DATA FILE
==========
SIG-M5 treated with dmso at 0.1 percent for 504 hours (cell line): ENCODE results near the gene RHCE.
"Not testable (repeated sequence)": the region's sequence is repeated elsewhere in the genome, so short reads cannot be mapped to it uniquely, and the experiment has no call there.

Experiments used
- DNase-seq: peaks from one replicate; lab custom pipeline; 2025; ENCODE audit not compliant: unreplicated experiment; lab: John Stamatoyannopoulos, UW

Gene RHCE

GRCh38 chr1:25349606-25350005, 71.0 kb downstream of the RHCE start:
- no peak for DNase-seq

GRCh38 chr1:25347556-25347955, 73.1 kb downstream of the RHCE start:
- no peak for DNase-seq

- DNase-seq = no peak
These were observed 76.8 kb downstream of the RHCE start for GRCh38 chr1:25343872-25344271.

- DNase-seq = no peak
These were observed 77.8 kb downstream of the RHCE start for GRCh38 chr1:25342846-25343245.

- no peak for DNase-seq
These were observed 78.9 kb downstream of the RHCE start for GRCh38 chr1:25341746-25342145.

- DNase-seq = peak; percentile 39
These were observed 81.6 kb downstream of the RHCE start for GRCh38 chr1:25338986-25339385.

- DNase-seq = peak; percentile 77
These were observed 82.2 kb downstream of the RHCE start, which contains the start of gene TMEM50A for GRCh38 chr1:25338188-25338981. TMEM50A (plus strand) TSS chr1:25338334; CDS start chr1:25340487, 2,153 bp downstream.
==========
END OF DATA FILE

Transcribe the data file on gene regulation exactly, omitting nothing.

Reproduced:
SIG-M5 treated with dmso at 0.1 percent for 504 hours (cell line): ENCODE results near the gene RHCE.
"Not testable (repeated sequence)": the region's sequence is repeated elsewhere in the genome, so short reads cannot be mapped to it uniquely, and the experiment has no call there.

Experiments used
- DNase-seq: peaks from one replicate; lab custom pipeline; 2025; ENCODE audit not compliant: unreplicated experiment; lab: John Stamatoyannopoulos, UW

Gene RHCE

GRCh38 chr1:25349606-25350005, 71.0 kb downstream of the RHCE start:
- no peak for DNase-seq

GRCh38 chr1:25347556-25347955, 73.1 kb downstream of the RHCE start:
- no peak for DNase-seq

- DNase-seq = no peak
These were observed 76.8 kb downstream of the RHCE start for GRCh38 chr1:25343872-25344271.

- DNase-seq = no peak
These were observed 77.8 kb downstream of the RHCE start for GRCh38 chr1:25342846-25343245.

- no peak for DNase-seq
These were observed 78.9 kb downstream of the RHCE start for GRCh38 chr1:25341746-25342145.

- DNase-seq = peak; percentile 39
These were observed 81.6 kb downstream of the RHCE start for GRCh38 chr1:25338986-25339385.

- DNase-seq = peak; percentile 77
These were observed 82.2 kb downstream of the RHCE start, which contains the start of gene TMEM50A for GRCh38 chr1:25338188-25338981. TMEM50A (plus strand) TSS chr1:25338334; CDS start chr1:25340487, 2,153 bp downstream.